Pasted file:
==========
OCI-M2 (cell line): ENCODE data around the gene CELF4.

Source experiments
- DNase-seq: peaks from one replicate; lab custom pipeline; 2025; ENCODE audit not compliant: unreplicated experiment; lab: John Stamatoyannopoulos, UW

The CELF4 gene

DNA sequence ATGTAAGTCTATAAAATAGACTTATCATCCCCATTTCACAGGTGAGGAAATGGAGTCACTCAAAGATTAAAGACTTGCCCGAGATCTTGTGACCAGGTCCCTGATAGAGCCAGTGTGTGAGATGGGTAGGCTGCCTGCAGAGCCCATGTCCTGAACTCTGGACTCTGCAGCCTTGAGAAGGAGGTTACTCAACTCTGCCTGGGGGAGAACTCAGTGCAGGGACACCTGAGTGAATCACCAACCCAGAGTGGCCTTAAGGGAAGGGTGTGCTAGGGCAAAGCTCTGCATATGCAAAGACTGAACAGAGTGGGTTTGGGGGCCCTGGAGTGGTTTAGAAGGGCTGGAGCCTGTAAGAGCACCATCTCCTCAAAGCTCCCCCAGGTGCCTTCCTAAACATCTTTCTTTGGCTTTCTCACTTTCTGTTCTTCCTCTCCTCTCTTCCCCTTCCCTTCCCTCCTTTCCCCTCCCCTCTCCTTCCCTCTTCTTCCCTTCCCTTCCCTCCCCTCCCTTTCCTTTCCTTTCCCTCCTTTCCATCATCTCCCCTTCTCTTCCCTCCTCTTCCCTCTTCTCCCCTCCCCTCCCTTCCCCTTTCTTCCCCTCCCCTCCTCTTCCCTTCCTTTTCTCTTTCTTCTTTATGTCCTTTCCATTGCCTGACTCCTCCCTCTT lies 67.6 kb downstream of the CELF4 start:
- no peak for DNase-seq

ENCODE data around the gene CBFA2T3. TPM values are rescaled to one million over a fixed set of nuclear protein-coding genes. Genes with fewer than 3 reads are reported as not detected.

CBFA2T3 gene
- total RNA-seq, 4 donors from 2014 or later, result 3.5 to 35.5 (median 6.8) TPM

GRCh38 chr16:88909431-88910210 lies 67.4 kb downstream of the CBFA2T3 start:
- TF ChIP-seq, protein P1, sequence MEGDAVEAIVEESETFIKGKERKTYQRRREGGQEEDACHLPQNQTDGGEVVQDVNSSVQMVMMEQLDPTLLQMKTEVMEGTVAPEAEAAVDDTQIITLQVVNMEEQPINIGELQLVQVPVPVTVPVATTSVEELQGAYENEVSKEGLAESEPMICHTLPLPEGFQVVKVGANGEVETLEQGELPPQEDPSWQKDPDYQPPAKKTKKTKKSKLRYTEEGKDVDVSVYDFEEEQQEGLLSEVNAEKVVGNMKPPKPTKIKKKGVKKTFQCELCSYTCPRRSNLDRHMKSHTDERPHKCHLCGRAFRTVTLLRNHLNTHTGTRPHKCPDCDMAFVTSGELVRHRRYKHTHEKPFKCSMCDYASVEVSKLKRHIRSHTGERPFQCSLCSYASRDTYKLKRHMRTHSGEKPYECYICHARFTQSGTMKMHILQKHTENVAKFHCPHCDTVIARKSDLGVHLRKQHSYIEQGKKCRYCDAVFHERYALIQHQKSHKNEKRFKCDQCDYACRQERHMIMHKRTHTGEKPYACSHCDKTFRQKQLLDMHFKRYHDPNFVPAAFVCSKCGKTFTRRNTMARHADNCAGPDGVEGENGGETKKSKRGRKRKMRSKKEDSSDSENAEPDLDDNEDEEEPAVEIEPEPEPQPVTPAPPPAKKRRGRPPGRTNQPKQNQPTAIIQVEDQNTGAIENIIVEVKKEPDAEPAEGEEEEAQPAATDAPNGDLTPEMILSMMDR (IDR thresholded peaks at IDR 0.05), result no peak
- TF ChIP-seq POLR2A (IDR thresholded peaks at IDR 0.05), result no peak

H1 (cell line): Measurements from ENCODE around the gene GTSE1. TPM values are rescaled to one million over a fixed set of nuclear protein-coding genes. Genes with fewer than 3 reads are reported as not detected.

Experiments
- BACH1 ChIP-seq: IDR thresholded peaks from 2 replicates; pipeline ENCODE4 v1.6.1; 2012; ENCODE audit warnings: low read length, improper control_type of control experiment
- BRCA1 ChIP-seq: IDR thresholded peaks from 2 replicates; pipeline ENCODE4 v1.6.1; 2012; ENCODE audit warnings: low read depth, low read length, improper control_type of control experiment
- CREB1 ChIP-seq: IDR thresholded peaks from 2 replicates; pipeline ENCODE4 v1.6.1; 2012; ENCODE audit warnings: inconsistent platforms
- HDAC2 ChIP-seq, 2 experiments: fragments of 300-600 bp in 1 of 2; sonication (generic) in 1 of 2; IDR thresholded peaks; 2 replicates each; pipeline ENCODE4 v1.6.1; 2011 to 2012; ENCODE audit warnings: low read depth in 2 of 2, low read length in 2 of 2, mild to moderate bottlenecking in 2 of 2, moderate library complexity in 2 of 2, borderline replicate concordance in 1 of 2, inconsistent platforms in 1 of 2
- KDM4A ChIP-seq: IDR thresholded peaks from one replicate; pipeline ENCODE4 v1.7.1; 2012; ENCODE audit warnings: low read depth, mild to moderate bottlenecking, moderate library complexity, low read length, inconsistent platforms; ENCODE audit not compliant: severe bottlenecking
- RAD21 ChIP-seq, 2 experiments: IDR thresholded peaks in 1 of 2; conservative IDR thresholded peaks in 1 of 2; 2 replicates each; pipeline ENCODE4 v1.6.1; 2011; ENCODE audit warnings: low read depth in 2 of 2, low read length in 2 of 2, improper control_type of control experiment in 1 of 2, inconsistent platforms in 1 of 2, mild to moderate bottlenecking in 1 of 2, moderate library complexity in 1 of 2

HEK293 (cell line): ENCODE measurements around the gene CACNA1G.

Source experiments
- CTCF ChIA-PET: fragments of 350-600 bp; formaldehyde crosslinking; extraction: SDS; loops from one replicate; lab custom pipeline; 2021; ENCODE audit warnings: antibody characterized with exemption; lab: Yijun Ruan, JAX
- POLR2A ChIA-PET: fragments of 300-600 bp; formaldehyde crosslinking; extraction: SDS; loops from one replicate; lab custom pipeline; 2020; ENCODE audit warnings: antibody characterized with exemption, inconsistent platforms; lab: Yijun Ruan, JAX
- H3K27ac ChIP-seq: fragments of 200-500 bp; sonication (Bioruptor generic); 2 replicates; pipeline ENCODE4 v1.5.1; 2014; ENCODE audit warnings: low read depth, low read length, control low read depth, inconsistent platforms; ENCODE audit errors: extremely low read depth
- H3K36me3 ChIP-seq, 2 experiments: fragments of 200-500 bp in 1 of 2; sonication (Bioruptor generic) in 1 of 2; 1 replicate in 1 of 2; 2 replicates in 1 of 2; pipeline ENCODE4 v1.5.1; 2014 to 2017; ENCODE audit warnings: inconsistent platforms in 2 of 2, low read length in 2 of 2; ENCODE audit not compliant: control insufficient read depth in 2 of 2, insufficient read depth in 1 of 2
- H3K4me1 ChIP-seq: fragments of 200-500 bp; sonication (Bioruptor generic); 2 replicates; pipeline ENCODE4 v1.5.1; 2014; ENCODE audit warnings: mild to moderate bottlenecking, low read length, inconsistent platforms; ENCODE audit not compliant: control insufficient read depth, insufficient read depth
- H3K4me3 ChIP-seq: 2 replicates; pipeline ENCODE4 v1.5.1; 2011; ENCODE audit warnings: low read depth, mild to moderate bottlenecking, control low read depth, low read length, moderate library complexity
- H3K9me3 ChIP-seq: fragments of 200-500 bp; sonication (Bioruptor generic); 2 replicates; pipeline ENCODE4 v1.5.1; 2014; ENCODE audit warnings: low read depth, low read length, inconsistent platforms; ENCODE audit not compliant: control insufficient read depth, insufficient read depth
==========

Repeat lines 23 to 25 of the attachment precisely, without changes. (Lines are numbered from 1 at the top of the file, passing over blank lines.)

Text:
- CTCF ChIA-PET: fragments of 350-600 bp; formaldehyde crosslinking; extraction: SDS; loops from one replicate; lab custom pipeline; 2021; ENCODE audit warnings: antibody characterized with exemption; lab: Yijun Ruan, JAX
- POLR2A ChIA-PET: fragments of 300-600 bp; formaldehyde crosslinking; extraction: SDS; loops from one replicate; lab custom pipeline; 2020; ENCODE audit warnings: antibody characterized with exemption, inconsistent platforms; lab: Yijun Ruan, JAX
- H3K27ac ChIP-seq: fragments of 200-500 bp; sonication (Bioruptor generic); 2 replicates; pipeline ENCODE4 v1.5.1; 2014; ENCODE audit warnings: low read depth, low read length, control low read depth, inconsistent platforms; ENCODE audit errors: extremely low read depth